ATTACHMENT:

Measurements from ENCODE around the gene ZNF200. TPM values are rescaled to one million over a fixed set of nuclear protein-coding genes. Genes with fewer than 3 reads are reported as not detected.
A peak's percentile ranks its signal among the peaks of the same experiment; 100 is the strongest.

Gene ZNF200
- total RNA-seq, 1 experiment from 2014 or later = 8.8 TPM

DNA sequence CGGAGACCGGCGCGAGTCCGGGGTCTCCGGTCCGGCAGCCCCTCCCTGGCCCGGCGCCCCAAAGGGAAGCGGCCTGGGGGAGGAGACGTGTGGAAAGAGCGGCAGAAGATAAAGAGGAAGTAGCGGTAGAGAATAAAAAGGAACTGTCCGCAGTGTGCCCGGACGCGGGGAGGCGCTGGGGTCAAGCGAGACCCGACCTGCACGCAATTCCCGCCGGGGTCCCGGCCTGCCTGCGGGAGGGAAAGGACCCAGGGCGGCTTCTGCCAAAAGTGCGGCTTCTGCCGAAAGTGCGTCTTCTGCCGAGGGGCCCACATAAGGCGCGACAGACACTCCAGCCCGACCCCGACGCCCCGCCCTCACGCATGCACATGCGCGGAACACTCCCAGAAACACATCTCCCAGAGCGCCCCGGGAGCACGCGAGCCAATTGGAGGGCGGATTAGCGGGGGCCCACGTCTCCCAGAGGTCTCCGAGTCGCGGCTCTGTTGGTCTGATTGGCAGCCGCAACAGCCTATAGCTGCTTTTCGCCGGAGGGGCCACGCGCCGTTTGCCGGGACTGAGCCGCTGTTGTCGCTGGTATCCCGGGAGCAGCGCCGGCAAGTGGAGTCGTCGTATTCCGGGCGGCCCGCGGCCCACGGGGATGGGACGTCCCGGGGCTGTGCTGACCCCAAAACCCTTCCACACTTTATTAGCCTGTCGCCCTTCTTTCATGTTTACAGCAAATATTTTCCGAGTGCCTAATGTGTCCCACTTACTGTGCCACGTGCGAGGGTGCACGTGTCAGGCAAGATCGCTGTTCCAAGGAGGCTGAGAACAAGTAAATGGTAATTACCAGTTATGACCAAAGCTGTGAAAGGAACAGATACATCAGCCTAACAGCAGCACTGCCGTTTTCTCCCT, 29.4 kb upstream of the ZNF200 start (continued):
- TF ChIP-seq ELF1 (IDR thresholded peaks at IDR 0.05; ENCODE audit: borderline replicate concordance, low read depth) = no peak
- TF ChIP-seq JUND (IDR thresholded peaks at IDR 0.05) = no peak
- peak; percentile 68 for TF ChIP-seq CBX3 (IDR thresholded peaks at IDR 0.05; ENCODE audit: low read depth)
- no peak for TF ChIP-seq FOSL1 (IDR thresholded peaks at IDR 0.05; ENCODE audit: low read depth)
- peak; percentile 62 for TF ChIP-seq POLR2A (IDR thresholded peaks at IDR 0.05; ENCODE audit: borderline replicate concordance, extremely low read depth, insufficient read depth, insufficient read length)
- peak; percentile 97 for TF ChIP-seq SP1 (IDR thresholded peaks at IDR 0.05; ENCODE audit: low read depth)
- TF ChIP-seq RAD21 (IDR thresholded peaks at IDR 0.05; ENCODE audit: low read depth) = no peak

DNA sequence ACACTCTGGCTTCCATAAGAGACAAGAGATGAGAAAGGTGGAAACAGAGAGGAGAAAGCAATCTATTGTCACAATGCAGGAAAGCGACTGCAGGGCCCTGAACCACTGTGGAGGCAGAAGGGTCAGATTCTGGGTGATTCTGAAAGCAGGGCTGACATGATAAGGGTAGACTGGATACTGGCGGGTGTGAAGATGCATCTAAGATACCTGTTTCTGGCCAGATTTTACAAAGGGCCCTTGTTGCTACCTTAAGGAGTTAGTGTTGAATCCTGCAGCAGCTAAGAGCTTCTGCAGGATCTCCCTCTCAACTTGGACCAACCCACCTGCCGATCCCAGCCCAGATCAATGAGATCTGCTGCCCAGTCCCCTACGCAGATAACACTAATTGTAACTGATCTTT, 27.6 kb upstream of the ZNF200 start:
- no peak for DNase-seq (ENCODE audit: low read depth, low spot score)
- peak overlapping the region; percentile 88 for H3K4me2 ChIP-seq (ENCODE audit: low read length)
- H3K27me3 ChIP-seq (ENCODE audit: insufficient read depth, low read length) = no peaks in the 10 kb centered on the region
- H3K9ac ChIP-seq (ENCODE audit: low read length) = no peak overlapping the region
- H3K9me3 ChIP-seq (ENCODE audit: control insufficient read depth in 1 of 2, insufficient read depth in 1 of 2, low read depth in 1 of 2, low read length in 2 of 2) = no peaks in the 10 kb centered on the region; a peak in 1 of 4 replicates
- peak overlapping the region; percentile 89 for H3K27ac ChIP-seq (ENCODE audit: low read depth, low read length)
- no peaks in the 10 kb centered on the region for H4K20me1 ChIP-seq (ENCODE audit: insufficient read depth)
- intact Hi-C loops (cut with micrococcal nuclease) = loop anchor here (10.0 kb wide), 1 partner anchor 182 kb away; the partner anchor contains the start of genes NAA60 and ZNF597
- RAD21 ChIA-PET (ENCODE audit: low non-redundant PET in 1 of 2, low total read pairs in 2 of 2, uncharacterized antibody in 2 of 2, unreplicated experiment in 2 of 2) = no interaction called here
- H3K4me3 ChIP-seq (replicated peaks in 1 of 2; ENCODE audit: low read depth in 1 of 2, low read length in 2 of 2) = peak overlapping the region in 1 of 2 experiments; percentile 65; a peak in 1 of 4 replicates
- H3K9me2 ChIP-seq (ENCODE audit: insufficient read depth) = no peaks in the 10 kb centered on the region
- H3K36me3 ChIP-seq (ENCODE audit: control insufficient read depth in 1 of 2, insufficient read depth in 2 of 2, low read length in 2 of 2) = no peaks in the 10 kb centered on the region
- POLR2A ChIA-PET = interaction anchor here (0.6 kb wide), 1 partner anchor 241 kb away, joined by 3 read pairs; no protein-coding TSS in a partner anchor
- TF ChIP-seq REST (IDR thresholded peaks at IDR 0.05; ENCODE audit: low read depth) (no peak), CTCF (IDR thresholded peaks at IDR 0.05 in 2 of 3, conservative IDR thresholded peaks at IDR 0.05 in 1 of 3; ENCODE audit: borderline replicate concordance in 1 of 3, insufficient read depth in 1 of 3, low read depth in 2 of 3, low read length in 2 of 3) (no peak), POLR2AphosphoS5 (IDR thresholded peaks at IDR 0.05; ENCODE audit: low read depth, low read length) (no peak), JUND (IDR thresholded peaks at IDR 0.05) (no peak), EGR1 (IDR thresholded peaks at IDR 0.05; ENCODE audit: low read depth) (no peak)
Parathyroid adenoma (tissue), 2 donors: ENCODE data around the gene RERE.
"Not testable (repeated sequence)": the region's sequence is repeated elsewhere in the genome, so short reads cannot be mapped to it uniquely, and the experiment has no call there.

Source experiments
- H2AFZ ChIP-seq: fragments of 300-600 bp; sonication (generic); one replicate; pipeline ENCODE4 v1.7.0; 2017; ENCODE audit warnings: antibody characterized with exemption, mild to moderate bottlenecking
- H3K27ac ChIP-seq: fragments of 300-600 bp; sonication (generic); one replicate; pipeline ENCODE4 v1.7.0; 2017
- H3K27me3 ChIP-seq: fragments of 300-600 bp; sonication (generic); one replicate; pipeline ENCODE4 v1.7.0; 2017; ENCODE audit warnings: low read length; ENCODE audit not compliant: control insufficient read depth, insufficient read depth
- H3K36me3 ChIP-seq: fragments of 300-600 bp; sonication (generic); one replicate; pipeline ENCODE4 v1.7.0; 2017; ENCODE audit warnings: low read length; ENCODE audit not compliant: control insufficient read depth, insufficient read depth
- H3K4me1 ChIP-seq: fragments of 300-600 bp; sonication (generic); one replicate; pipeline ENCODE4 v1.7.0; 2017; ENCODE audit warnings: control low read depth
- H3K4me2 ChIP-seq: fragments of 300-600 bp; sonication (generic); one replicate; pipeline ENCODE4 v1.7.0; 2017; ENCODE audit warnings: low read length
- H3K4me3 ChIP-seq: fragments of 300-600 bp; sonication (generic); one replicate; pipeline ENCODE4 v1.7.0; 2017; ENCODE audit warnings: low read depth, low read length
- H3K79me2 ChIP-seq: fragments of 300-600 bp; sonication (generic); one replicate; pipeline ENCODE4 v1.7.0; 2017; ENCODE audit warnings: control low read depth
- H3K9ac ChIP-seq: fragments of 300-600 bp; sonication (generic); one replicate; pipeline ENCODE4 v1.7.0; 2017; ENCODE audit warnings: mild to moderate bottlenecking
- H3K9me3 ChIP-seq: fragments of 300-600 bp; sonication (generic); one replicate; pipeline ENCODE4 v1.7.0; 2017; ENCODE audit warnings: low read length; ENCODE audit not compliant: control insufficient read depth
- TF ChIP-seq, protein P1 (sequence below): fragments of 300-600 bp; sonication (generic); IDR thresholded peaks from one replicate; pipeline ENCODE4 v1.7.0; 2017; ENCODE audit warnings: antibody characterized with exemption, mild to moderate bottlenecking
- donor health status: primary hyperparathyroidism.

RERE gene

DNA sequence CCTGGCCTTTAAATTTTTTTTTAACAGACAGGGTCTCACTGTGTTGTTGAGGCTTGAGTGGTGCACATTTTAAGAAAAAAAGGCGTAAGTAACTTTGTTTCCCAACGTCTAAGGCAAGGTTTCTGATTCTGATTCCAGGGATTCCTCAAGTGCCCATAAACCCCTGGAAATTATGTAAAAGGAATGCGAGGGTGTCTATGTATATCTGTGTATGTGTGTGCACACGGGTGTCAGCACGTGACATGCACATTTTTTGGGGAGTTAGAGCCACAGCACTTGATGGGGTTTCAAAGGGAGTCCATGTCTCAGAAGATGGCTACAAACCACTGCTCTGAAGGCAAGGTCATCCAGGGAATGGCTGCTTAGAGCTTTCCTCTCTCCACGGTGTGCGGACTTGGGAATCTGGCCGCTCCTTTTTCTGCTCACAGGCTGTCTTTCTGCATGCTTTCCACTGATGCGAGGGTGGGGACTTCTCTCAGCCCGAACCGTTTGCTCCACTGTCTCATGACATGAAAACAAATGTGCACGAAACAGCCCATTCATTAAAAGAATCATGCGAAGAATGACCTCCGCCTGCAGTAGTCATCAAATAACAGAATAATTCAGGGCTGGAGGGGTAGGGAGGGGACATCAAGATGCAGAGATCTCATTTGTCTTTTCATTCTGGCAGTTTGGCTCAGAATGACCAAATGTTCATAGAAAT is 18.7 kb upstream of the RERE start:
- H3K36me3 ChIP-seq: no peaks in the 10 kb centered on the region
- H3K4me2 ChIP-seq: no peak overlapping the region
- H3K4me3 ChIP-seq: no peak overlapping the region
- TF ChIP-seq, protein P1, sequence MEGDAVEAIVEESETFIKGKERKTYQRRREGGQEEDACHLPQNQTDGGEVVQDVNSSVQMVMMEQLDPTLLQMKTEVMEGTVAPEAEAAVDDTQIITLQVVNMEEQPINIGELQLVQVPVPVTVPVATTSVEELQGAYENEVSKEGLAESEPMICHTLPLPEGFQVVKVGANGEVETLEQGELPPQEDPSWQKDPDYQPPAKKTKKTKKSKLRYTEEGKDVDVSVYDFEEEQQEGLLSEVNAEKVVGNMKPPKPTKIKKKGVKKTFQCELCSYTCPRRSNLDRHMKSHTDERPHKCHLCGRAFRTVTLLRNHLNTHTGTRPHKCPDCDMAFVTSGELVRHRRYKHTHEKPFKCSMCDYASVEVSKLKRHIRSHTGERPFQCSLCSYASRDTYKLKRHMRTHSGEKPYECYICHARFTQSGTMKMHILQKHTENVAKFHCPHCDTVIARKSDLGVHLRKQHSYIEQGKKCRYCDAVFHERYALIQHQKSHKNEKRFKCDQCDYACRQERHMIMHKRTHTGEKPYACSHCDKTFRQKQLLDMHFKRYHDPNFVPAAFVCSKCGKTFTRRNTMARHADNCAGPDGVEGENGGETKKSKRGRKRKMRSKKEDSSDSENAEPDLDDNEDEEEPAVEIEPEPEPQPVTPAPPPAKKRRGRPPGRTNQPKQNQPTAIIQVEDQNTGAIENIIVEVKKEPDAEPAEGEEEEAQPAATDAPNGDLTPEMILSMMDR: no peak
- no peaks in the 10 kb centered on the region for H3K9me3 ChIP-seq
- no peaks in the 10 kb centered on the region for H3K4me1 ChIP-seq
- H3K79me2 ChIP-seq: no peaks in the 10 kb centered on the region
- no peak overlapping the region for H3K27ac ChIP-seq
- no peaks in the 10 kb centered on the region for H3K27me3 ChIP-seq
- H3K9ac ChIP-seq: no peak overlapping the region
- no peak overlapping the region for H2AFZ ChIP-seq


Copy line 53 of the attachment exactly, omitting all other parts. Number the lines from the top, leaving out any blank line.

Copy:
- no peaks in the 10 kb centered on the region for H3K27me3 ChIP-seq